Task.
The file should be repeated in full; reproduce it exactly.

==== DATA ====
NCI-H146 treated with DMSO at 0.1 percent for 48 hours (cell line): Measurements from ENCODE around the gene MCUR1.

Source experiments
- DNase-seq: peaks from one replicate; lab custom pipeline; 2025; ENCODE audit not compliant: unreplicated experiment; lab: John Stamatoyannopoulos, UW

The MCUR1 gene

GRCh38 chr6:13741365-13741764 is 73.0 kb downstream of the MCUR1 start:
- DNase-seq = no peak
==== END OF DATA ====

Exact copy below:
NCI-H146 treated with DMSO at 0.1 percent for 48 hours (cell line): Measurements from ENCODE around the gene MCUR1.

Source experiments
- DNase-seq: peaks from one replicate; lab custom pipeline; 2025; ENCODE audit not compliant: unreplicated experiment; lab: John Stamatoyannopoulos, UW

The MCUR1 gene

GRCh38 chr6:13741365-13741764 is 73.0 kb downstream of the MCUR1 start:
- DNase-seq = no peak